It seems like pregnancy in fiction and other popular media tends to follow a certain stereotyped and predictable trajectory, which isn’t usually very realistic. Usually what will happen is a woman will discover she’s pregnant in an overly emotional scene after she’s thrown up a few times, then will get bigger for a while until she gives birth to a beautiful, cooing baby in an unrealistically clean and idealized setting. Examples of this are too numerous to list, though one famous one can be seen in the anime movie Wolf Children. It’s also common in fanfiction.
Sometimes, of course, the woman will die in childbirth; however, if this happens it will also be overly-dramatic and sanitized compared to what a death in childbirth would really look like. In the anime "Clannad," for example, Nagisa dies shortly after the birth of her daughter on a clean bed with a smile on her face, while her husband looks on in tears.
What do you think is driving some of these trends of unrealistic pregnancy in fiction? Are there any works that seem to do a more realistic job of portraying pregnancy and birth?
Very intriguing, however, try providing specific television shows or examples from different media. Also, the thesis is off a bit, maybe pin down your thesis more; is it offensive how childbirth is portrayed? Or are women being depreciated because of the depiction of pregnancy in media?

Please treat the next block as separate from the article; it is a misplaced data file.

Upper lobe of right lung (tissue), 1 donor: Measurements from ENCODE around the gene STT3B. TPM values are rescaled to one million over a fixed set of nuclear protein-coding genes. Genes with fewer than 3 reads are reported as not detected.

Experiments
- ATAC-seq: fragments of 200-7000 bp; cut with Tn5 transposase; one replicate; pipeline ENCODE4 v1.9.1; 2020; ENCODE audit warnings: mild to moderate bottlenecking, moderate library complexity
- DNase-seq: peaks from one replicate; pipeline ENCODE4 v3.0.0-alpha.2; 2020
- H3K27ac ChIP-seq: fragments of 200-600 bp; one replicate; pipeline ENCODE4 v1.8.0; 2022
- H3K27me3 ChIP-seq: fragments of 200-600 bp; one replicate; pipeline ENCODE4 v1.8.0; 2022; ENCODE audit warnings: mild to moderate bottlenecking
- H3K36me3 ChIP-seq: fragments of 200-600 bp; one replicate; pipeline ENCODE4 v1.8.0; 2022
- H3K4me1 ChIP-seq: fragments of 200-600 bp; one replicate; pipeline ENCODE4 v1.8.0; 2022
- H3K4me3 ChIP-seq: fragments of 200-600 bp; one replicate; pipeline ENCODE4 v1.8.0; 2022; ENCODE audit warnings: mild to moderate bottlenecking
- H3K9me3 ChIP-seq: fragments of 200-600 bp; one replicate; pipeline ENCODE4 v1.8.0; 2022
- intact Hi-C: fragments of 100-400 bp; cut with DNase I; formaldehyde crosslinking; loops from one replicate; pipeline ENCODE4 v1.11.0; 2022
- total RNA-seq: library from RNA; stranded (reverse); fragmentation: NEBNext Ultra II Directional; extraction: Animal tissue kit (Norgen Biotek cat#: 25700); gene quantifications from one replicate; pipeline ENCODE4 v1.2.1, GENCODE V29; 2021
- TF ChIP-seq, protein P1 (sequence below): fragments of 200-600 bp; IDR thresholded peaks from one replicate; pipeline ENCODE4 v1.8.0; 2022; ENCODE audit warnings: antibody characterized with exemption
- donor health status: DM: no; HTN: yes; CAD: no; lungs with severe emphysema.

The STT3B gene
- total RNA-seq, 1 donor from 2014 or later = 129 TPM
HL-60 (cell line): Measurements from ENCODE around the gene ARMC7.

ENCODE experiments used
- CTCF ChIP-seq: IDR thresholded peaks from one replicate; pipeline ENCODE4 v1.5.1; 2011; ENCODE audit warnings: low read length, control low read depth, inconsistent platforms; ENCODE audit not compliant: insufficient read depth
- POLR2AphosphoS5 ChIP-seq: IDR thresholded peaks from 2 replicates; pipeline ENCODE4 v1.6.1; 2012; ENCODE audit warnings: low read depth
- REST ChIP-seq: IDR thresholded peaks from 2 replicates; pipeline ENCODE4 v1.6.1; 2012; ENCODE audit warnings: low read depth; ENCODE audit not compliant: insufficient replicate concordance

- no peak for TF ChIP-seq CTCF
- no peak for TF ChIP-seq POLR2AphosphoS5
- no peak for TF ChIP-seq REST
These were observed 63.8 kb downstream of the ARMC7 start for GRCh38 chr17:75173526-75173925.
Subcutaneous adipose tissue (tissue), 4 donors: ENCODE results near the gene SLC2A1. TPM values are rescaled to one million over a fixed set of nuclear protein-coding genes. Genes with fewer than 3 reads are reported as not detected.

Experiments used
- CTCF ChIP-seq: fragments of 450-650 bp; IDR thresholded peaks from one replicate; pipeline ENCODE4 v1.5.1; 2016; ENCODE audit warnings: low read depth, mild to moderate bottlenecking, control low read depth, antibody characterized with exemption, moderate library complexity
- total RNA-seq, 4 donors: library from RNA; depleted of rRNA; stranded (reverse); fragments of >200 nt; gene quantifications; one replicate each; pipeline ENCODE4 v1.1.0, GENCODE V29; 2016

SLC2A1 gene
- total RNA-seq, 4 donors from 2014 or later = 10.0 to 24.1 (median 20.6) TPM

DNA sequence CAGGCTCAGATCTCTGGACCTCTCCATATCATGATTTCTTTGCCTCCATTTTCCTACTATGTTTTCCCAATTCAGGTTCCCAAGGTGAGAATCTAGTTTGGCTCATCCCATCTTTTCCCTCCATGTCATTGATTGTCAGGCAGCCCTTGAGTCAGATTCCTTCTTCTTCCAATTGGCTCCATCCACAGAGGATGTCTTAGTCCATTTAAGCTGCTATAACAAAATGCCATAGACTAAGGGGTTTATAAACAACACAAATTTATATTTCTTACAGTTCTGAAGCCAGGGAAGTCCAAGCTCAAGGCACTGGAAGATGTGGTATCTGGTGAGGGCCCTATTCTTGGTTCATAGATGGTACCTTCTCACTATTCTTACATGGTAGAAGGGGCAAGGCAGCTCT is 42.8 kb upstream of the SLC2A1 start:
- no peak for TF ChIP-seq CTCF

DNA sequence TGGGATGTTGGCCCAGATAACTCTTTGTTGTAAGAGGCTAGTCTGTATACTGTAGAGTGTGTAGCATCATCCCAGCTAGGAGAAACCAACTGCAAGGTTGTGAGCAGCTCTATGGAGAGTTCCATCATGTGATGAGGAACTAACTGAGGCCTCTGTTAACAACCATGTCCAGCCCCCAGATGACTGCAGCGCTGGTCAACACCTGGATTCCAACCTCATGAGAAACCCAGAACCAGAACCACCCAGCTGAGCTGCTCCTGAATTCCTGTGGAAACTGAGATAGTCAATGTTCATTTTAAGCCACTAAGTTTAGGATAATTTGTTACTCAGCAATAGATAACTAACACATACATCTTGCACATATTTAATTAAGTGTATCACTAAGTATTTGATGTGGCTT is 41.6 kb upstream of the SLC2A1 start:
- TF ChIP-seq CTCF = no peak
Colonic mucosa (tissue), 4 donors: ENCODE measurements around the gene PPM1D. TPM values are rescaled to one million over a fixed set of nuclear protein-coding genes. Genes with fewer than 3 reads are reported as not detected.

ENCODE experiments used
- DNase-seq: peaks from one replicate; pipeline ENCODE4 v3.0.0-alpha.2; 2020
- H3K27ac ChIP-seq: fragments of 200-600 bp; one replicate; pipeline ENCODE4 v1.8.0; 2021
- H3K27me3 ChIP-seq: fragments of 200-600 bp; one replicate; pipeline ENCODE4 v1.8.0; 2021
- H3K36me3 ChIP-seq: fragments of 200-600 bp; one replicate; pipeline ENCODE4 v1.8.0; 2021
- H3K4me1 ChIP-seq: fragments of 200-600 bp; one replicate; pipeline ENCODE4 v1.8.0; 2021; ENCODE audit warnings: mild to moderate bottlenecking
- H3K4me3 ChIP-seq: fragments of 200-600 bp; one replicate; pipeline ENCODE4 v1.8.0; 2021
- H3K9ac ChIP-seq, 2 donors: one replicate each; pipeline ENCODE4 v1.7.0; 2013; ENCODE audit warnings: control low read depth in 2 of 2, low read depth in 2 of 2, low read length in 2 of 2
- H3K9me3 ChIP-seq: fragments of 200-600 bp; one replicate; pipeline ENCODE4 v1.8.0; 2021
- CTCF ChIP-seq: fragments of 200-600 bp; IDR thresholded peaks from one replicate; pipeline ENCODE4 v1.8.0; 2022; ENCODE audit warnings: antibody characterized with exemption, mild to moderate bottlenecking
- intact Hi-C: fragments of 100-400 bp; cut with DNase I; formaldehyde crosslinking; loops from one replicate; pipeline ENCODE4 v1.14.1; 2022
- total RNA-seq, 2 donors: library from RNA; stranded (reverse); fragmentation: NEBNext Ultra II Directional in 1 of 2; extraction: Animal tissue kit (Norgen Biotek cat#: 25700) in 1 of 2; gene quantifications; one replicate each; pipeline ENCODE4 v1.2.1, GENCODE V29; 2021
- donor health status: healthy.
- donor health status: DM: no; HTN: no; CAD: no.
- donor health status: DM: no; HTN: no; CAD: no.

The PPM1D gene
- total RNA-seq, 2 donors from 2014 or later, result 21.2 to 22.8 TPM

Overall this is really thought provoking! – Yasmine Allen2 years ago
I personally would love to see this topic turned into an article! This an issue that is so ingrained in our society it's hard to notice; childbearing is always glamorized and encouraged. It makes sense, from an evolutionary perspective, to encourage reproduction... but does it still make sense now? – Slaidey2 years ago
Interesting topic and definitely important to explore, but I also think there are a lot of great examples of realistic pregnancy/childbirth/parenting starting to emerge in backlash of these earlier unrealistic depictions (e.g. Jane the Virgin, Parenthood, later seasons of The Mindy Project). I think a lot has to do with perhaps a masculine gaze or male writers, not knowing or wanting to share the reality because it's usually not as dramatic or TV-worthy (water breaking usually just feels like peeing, for example, or labour being hours but only having a contraction every hour or so... not a quick process!). – sarahduignan2 years ago